When the children were young, San Jiejie’s husband found work at a newly established state dairy farm not far from the village. There, he earned a few hundred yuan a month and was trained to take care of the cows and learned how to inseminate. The skills he gained have since proved invaluable. About ten years ago, because of his specialized knowledge and abilities, he took his first job as a migrant worker veterinarian. The pay offered in other provinces was higher than in their hometown’s dairy and he needed to earn more to support his growing children. Ever since, he has primarily worked away from home, normally returning only for a few days a year at Chinese New Year. Though he earns more away from home, the family still struggles to make ends meet.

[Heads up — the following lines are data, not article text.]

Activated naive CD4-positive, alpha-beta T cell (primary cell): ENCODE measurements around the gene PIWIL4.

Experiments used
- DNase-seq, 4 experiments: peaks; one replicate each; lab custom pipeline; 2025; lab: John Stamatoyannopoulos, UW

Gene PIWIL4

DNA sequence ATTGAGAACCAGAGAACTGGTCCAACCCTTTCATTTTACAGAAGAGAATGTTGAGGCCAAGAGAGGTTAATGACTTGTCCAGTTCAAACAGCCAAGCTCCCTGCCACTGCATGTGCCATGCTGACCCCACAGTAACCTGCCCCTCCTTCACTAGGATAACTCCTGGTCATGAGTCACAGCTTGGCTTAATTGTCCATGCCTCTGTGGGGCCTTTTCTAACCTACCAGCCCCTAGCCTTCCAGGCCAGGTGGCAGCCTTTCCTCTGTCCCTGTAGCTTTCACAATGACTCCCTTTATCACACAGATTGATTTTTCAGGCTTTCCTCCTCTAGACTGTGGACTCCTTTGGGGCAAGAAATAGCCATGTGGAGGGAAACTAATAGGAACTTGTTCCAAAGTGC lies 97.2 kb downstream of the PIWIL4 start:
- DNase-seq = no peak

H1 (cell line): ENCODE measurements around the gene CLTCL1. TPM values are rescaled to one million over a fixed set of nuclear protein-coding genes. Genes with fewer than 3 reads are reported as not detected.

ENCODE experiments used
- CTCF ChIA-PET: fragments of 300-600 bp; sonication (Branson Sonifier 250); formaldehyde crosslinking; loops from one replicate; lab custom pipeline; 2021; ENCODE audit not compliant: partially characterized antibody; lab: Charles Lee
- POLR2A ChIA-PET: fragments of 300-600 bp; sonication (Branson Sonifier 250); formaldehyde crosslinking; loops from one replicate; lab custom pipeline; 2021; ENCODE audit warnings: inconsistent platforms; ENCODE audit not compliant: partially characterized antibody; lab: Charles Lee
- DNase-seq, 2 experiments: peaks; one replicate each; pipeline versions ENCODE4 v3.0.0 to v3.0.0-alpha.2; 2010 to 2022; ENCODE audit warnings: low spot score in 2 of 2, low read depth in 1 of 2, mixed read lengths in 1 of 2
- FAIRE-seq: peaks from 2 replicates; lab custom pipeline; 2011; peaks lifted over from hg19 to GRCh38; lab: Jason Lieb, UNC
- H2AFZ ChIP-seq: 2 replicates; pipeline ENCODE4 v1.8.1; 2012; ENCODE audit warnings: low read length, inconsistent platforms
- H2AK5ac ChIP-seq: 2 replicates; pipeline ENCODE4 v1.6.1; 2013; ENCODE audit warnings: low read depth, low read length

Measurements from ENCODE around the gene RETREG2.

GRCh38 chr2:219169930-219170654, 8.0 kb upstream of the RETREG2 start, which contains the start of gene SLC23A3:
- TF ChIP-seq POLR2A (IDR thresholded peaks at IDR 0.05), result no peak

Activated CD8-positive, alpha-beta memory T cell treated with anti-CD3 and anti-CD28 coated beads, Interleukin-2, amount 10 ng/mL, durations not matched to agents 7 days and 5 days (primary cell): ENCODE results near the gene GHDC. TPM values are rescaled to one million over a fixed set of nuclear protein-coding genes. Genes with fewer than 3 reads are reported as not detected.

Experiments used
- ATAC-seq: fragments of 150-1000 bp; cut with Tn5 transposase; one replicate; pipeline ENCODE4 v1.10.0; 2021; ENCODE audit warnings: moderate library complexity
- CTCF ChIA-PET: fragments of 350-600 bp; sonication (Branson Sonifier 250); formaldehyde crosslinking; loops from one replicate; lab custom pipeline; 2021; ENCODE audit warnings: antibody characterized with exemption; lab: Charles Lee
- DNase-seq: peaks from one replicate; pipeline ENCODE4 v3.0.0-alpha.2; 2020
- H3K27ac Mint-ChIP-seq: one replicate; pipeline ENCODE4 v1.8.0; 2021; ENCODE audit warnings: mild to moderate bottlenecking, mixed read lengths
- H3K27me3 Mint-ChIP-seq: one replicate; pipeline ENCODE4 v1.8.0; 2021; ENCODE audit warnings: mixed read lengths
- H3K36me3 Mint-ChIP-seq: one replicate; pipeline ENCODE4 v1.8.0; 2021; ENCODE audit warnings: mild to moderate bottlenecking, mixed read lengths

His departure as a migrant worker has been very difficult for San Jiejie. Although she is pragmatic, she is also misses him greatly when he is away. San Jiejie is also often suspicious, wondering if he, like many migrant workers, is having affairs. Sometimes she challenges his fidelity and emotional arguments ensue. Perhaps she is paranoid, but I suppose it must be very hard for any woman not to wonder about her handsome husband when he is far away from home for months on end.